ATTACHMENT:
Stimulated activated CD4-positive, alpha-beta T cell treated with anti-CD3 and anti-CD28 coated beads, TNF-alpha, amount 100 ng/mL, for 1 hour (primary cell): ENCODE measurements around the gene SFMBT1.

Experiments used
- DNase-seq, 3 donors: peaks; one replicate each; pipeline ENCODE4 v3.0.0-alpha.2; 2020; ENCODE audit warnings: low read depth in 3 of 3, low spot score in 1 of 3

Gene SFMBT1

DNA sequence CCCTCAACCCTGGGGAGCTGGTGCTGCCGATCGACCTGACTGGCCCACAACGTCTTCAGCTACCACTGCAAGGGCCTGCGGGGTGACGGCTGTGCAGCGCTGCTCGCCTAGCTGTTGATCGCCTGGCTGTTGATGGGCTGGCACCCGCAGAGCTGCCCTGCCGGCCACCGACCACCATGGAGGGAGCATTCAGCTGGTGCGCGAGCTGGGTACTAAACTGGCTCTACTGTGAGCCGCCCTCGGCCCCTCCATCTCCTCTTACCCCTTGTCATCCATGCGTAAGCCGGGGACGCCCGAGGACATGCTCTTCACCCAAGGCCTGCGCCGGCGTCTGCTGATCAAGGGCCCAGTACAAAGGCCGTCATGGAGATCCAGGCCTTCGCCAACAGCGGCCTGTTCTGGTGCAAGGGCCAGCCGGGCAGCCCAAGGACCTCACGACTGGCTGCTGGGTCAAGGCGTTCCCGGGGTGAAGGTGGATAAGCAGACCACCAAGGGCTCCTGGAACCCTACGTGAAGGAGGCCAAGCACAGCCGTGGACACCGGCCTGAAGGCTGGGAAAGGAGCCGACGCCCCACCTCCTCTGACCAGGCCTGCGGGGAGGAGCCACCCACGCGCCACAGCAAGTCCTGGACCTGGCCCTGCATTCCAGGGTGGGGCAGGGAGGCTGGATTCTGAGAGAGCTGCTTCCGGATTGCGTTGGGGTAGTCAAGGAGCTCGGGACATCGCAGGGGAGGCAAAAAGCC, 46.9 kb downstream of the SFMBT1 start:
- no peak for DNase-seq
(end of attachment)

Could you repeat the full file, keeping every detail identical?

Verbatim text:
Stimulated activated CD4-positive, alpha-beta T cell treated with anti-CD3 and anti-CD28 coated beads, TNF-alpha, amount 100 ng/mL, for 1 hour (primary cell): ENCODE measurements around the gene SFMBT1.

Experiments used
- DNase-seq, 3 donors: peaks; one replicate each; pipeline ENCODE4 v3.0.0-alpha.2; 2020; ENCODE audit warnings: low read depth in 3 of 3, low spot score in 1 of 3

Gene SFMBT1

DNA sequence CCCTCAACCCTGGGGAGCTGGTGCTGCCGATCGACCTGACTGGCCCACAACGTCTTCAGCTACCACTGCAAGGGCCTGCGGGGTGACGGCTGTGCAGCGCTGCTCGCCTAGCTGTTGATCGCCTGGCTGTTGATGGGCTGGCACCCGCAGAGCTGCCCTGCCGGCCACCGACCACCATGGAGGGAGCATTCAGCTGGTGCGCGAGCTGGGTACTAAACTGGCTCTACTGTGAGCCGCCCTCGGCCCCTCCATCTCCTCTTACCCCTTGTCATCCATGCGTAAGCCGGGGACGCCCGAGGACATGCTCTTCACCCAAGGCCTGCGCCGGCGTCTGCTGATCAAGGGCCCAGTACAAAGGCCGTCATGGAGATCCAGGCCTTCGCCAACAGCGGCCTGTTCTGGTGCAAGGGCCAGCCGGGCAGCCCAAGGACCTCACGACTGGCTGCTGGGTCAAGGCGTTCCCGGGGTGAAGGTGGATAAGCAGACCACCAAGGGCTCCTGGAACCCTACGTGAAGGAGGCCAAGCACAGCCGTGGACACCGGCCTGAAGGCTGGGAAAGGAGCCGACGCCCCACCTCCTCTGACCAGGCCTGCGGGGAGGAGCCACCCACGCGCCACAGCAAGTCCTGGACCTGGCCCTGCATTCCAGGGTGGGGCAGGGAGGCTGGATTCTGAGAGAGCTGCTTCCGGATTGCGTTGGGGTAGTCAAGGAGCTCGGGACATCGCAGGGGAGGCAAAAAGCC, 46.9 kb downstream of the SFMBT1 start:
- no peak for DNase-seq